Continuing, Obi gave an account of his stewardship and how he effectively managed the economy of his State: “While I was the governor, I bought computers based on one computer per 10 students costing N2.4 billion. The Federal Government can do the same, because the money to do it is available. Government does not create jobs, but rather it facilitates them by promoting SMEs and encouraging local production. This government killed over 80 per cent of failed private enterprises in Nigeria. Imagine a governor who bought 50 SUVs for traditional rulers from a private firm for up to four years now and has not paid back making the company to sack 200 workers and acquired over N732 million in debt. This was after he had collected all the traditional titles and still taking more.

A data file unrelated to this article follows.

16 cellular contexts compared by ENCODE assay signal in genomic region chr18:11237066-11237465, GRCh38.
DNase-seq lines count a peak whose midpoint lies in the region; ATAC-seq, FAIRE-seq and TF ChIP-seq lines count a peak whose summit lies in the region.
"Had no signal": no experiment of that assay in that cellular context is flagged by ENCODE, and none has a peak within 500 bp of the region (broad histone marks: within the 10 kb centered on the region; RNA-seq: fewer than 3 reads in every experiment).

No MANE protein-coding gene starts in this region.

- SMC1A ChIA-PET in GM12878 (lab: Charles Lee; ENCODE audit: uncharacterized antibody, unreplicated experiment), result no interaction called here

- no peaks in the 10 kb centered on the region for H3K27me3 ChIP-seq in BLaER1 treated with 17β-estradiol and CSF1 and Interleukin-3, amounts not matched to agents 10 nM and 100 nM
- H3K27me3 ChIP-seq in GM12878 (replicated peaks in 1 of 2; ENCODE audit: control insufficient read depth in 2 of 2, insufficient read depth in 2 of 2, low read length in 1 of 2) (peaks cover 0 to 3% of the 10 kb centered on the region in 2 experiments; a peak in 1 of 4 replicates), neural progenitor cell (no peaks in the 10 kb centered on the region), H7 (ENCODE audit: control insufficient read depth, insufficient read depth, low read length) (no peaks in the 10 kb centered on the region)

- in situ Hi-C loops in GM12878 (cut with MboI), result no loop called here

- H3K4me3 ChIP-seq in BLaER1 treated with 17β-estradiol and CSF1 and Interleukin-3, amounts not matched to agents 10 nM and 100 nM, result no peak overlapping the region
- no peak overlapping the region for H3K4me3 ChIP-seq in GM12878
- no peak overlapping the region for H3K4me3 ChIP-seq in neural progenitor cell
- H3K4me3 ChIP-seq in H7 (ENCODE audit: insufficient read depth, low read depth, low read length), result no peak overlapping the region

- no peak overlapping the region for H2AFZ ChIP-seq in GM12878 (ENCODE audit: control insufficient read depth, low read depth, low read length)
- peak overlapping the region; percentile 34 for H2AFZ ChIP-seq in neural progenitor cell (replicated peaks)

“In my own case, I gave Innoson Vehicle Manufacturing Company Limited an order to supply us 1000 vehicles and I paid the company prompt cash, even amid fear and quality misconceptions. None of those cars had any issues despite the people’s fear.
So, if I must say okay to the government in promoting Made-in-Nigeria stuffs, let’s first of all go to all government officials and governors’ houses and make sure 60 per cent of the fittings and everything in those houses are made in Nigeria. If any contractor says I owed him when I left office, let him make it public and I will resign from politics. If you see any house belonging to Peter Obi apart from the one in Onitsha, which is official, confiscate it.”